■ JERUSALEM’S LOSS was Tel Aviv’s gain. Internationally celebrated master shoe designer Stuart Weitzman was in Jerusalem as a guest of the Bezalel Academy for Art and Design, and was scheduled to deliver a lecture at the Bezalel campus last Friday morning.
But President Biden was still in the area, which meant that traffic barred from what was considered the security zone would be chaotic elsewhere in the city, and it would be difficult for people to get to the talk in time, if at all. The solution was to take the lecturer to the Kaufman auditorium in the main building of the Tel Aviv Museum.
Weitzman, 81, went into the footwear business when he was very young. In the late 1950s, his older brother Warren joined their father Seymour in opening a shoe manufacturing factory in Haverhill Massachusetts, which operated under the brand name of Seymour’s Shoes. In the early 1960s Stuart, who had a keen eye for aesthetics, began to design shoes for the family firm.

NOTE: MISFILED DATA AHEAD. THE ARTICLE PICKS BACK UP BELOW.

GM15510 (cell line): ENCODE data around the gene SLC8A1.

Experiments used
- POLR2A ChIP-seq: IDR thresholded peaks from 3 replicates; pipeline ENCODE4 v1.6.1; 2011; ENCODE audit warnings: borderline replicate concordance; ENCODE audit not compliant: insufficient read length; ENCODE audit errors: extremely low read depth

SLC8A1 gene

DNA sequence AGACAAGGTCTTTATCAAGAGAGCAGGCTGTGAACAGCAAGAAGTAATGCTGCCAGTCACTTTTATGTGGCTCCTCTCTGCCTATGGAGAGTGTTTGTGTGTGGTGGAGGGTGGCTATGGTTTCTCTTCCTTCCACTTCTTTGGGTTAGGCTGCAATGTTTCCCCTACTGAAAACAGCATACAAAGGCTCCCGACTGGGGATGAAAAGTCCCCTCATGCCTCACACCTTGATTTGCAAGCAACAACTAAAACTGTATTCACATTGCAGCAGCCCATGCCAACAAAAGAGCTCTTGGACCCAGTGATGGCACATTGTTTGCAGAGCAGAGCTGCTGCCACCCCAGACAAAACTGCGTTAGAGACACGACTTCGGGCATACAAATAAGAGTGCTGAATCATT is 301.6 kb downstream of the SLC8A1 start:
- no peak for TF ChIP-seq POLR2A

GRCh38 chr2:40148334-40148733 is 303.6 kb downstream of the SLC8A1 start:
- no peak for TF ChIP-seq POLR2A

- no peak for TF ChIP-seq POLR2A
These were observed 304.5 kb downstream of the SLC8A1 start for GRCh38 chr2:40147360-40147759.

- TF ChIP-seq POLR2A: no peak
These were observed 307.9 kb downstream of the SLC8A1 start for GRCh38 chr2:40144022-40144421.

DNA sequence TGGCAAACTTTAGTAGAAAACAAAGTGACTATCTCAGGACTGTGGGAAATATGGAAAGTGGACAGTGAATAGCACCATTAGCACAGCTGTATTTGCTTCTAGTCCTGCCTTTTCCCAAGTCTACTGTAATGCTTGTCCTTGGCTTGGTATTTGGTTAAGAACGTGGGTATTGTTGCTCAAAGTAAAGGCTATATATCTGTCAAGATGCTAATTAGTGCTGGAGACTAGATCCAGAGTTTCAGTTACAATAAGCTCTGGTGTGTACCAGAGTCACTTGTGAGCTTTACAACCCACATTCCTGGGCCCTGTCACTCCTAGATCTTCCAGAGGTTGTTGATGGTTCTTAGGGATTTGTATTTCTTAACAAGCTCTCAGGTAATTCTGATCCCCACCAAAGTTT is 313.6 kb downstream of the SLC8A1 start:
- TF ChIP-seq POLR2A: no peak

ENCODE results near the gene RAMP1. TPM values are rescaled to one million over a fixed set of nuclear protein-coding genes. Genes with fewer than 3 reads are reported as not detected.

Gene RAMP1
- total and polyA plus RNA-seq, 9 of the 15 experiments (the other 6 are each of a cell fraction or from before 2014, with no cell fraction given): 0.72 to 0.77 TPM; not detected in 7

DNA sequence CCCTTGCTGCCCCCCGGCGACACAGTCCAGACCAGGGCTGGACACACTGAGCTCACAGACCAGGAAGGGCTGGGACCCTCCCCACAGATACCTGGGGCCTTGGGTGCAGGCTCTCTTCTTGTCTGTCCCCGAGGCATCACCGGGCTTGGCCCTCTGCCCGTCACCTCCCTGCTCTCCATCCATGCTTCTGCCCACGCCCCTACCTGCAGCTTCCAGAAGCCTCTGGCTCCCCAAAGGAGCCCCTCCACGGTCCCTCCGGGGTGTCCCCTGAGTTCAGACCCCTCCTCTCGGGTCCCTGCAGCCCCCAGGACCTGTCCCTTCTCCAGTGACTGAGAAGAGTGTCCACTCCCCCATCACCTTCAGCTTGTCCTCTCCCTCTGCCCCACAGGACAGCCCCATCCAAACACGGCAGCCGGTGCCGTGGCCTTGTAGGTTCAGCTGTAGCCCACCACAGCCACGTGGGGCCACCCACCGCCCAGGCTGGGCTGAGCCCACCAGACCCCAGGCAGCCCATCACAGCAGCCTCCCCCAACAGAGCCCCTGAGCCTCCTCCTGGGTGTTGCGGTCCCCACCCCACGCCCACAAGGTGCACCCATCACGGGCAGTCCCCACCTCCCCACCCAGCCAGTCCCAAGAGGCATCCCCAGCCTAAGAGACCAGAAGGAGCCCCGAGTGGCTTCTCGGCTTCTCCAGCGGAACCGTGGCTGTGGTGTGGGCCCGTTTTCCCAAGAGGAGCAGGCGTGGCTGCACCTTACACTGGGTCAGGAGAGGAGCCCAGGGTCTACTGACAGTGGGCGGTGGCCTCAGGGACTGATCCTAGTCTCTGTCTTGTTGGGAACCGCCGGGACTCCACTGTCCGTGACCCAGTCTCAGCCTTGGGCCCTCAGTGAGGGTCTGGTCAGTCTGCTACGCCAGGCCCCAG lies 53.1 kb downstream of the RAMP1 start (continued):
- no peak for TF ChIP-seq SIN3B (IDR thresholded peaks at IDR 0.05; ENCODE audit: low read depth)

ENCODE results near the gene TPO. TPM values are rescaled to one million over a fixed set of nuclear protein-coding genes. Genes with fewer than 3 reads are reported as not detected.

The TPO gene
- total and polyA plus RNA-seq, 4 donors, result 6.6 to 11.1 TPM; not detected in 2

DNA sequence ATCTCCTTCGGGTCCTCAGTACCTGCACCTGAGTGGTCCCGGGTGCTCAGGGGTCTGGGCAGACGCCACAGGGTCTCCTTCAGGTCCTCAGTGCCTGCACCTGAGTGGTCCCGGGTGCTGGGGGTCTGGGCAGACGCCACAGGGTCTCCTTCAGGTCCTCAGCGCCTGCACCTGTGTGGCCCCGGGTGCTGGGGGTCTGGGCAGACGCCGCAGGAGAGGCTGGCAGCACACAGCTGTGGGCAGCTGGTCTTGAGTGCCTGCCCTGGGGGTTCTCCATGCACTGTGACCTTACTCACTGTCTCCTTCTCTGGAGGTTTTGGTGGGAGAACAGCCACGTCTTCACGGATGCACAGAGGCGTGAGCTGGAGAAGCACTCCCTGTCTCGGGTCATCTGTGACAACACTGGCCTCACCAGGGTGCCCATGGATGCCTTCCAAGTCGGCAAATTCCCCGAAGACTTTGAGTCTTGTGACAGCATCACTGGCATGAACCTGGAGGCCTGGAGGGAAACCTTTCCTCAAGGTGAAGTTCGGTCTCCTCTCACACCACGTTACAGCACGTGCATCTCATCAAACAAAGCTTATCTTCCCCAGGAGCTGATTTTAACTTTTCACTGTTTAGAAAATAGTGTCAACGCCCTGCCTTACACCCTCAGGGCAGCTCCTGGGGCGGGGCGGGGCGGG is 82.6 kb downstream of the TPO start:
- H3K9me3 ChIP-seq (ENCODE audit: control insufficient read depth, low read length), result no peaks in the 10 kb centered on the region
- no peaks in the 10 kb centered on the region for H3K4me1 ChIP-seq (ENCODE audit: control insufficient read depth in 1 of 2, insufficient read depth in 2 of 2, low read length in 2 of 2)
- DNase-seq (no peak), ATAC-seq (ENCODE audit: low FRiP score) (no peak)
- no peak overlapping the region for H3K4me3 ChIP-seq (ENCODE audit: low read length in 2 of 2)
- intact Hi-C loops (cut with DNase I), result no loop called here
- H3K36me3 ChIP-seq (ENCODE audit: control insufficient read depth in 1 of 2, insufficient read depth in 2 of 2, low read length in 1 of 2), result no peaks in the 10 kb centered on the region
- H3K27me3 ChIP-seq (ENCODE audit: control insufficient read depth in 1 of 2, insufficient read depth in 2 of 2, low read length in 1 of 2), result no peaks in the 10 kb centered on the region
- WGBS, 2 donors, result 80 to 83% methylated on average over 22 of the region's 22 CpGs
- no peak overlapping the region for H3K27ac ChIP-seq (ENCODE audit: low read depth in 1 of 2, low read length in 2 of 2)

Whether flat-heeled court shoes, spike heeled, ankle-strap sandals, wedges, or comfortable but elegant low heels, Weitzman’s designs were always feminine and flattering to the foot.
He subsequently founded his own company, which went from one success to another with loyal customers in many parts of the world.
It’s no wonder that he was famous for providing one-of-a-kind “million-dollar” footwear for film stars who had been nominated for an Oscar at the Academy Awards.
Several film stars and celebrity singers wore his shoe designs all year long. They were simply in love with his creativity.
In January 2015, he signed a deal with Tapestry Inc., which acquired his company for approximately $570 million.
Unlike Stuart, who entered the family business, the two daughters that he and his wife Jane Gershon raised did not follow in their father’s footsteps, though they were happy to wear shoes that bore his brand.
Rachael Sage is a singer and songwriter who has released 14 solo studio albums; their other daughter Elizabeth is a film critic and author of books for children.